See 'Avatar,' Diagnose Your Vision Problems
Anyone who has yet to see the movie has probably heard five or six (thousand) times that it's best seen in IMAX or 3-D. Problem is, once they get to the theater, they might not understand what all the fuss is about, because they find they can't see 3-D but never knew.
Basically, the 3-D used in movies projects two images onto the screen, one seen by each eye (which is why the 1950s glasses had different-colored lenses, one red, one blue). That's why if you look at the screen without the glasses, it looks kind of blurry. The glasses help viewers see them properly so the images can be merged into one by their brain. But not everyone's eyes perceive the images correctly, and then their brain can't merge them into one image in 3-D, explains the College of Optometrists in Vision Development.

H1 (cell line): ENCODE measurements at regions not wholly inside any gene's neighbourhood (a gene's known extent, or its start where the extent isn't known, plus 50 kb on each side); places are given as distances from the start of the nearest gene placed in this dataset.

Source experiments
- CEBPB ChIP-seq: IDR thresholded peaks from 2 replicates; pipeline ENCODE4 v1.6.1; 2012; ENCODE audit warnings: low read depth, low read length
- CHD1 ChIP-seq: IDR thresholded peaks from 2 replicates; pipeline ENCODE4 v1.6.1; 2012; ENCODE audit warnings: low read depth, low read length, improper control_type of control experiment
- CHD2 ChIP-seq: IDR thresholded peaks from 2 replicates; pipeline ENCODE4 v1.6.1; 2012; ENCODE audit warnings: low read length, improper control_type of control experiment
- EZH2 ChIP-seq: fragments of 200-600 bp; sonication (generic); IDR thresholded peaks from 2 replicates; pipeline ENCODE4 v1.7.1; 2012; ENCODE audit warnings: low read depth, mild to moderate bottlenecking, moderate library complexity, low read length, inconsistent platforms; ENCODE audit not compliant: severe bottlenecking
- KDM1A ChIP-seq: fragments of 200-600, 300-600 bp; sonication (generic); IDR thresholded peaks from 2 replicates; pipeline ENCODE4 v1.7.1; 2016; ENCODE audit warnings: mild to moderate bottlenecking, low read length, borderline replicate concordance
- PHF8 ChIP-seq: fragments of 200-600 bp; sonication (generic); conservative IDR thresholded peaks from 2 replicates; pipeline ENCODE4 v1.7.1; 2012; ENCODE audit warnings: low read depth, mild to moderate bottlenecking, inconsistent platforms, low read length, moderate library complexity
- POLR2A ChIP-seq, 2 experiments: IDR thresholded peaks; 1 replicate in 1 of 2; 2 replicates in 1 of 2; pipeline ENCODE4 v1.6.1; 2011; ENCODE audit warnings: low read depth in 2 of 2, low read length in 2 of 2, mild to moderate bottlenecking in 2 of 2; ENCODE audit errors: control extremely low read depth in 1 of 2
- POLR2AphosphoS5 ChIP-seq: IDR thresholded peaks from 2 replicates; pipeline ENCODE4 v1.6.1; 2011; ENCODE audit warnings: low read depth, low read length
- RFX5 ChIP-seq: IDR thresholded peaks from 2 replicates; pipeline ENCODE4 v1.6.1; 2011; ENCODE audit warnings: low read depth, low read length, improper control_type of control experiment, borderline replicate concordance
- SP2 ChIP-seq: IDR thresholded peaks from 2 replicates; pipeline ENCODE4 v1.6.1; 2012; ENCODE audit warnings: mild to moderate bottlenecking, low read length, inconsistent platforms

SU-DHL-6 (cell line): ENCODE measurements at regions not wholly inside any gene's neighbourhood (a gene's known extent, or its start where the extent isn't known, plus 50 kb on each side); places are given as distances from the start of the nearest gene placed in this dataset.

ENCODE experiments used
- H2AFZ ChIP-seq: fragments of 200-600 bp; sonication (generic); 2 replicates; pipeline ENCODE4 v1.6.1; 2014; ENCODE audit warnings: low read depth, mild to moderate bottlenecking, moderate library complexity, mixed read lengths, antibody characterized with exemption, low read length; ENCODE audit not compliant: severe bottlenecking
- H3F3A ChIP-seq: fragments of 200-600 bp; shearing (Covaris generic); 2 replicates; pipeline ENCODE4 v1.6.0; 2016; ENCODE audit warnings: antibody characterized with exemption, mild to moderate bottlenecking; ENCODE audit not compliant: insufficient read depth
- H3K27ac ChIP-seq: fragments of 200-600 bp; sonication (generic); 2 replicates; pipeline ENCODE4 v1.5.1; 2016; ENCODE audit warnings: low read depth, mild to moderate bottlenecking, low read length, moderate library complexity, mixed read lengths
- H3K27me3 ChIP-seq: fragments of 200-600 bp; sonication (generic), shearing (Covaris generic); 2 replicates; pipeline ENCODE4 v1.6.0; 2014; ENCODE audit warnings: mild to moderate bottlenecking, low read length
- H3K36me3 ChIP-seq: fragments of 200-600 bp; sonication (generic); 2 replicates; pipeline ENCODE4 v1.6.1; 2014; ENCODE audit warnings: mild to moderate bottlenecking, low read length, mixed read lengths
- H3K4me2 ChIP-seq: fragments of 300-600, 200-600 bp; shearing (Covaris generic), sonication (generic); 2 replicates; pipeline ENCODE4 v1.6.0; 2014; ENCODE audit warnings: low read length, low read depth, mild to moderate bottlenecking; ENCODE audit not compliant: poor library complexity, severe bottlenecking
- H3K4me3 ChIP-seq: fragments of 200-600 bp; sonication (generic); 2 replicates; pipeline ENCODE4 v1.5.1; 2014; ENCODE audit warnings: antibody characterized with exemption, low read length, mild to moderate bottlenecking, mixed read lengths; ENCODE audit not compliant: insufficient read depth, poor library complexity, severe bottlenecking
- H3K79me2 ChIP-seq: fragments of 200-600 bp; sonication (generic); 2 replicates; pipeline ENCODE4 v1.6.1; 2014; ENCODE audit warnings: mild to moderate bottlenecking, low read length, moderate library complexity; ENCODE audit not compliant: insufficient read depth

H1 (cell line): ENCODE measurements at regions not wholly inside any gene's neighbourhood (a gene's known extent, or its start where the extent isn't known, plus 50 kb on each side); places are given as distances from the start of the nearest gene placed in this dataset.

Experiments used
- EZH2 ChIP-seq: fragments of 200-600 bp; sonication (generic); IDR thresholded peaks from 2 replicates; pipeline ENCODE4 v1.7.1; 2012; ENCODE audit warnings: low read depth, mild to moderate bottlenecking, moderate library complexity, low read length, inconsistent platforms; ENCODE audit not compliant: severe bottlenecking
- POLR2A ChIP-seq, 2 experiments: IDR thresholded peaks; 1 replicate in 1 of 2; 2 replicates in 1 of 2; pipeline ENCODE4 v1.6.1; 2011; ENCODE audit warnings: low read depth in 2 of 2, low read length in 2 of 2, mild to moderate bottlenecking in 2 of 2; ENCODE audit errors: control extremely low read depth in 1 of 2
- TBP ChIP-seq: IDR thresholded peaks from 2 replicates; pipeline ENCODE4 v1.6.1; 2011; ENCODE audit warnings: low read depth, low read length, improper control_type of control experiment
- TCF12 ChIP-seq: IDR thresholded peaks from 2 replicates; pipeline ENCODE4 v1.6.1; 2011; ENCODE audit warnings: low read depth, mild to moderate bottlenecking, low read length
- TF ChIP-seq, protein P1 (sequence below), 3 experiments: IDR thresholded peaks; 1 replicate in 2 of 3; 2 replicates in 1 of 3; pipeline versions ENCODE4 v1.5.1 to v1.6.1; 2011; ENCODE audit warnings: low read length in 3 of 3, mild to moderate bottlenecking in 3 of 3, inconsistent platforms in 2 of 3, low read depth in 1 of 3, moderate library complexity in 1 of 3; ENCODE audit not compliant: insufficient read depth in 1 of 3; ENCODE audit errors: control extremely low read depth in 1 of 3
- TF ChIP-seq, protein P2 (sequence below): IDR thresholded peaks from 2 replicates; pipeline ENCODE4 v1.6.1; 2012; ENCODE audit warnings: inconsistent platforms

This can cause a degree of discomfort, such as headaches, because the version of the film being seen was meant to be viewed in 3-D. And the vision problems are more widespread than one might think: 56 percent of people aged 18 to 38 have problems that could make it difficult to view 3-D properly. Another 5 percent of the population have problems that make it impossible to view in 3-D.
Apparently, however, there are therapeutic exercises that can be prescribed that enable some people to gain the ability to see in 3-D. It won't work for everyone, but perhaps the most famous instance of such exercises working is that of neuroscientist Sue Barry, who wrote Fixing My Gaze about her experiences of going from a two-dimensional to a three-dimensional world.
Others go to see Avatar and can see just fine in three dimensions, but get dizzy and feel as if they need to vomit. They're likely the same people who felt that way while watching movies such as "The Blair Witch Project" and "Cloverfield." That's called visual motion hypersensitivity and for some can be resolved through other therapeutic means.